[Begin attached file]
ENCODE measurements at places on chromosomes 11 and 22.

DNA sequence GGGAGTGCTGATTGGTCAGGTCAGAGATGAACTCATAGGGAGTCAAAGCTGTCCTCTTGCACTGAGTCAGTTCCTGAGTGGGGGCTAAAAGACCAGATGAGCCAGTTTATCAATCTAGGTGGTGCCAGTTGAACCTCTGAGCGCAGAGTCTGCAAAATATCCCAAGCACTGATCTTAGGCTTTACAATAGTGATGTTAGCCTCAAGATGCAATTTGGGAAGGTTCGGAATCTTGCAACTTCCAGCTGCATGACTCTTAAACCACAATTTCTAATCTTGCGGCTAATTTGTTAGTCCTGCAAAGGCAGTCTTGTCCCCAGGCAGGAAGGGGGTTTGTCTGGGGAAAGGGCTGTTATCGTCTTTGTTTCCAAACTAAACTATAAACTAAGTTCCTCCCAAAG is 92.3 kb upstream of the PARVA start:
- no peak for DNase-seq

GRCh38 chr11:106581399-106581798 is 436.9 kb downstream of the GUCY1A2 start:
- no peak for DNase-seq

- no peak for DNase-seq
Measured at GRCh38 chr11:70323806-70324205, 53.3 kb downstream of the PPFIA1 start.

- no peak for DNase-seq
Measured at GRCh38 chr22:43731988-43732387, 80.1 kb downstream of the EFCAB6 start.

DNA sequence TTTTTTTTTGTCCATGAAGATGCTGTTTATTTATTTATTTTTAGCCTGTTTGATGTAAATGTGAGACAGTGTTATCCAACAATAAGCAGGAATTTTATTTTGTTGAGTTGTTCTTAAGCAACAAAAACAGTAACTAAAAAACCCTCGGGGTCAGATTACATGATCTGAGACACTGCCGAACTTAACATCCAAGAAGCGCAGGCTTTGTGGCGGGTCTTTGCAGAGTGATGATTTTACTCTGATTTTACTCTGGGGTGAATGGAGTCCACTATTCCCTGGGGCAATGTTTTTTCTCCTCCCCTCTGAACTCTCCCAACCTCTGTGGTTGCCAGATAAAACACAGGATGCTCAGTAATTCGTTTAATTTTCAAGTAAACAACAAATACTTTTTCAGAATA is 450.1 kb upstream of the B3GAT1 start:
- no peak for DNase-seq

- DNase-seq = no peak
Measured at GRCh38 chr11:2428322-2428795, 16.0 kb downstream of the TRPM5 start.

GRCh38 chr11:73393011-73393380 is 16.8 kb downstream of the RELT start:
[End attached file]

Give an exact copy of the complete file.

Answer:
ENCODE measurements at places on chromosomes 11 and 22.

DNA sequence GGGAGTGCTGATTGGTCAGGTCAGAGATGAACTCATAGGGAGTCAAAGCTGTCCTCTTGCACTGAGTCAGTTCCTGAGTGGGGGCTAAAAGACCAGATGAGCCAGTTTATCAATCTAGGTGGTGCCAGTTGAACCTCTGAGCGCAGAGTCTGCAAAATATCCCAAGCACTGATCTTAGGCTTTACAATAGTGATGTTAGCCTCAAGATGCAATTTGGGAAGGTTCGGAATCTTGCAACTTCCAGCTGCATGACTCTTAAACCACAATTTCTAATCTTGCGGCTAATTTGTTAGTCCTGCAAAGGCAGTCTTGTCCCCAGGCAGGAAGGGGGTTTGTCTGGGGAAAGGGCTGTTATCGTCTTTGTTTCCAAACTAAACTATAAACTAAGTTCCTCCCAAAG is 92.3 kb upstream of the PARVA start:
- no peak for DNase-seq

GRCh38 chr11:106581399-106581798 is 436.9 kb downstream of the GUCY1A2 start:
- no peak for DNase-seq

- no peak for DNase-seq
Measured at GRCh38 chr11:70323806-70324205, 53.3 kb downstream of the PPFIA1 start.

- no peak for DNase-seq
Measured at GRCh38 chr22:43731988-43732387, 80.1 kb downstream of the EFCAB6 start.

DNA sequence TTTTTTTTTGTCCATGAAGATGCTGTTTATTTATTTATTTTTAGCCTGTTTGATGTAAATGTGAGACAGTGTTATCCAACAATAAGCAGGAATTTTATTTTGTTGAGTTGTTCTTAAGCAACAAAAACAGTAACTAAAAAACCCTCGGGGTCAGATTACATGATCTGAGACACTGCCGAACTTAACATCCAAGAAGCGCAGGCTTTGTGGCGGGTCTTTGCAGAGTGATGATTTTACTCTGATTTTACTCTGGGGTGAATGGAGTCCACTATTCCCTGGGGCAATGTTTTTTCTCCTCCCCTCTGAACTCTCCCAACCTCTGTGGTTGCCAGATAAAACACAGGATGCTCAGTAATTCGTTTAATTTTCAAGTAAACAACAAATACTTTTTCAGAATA is 450.1 kb upstream of the B3GAT1 start:
- no peak for DNase-seq

- DNase-seq = no peak
Measured at GRCh38 chr11:2428322-2428795, 16.0 kb downstream of the TRPM5 start.

GRCh38 chr11:73393011-73393380 is 16.8 kb downstream of the RELT start: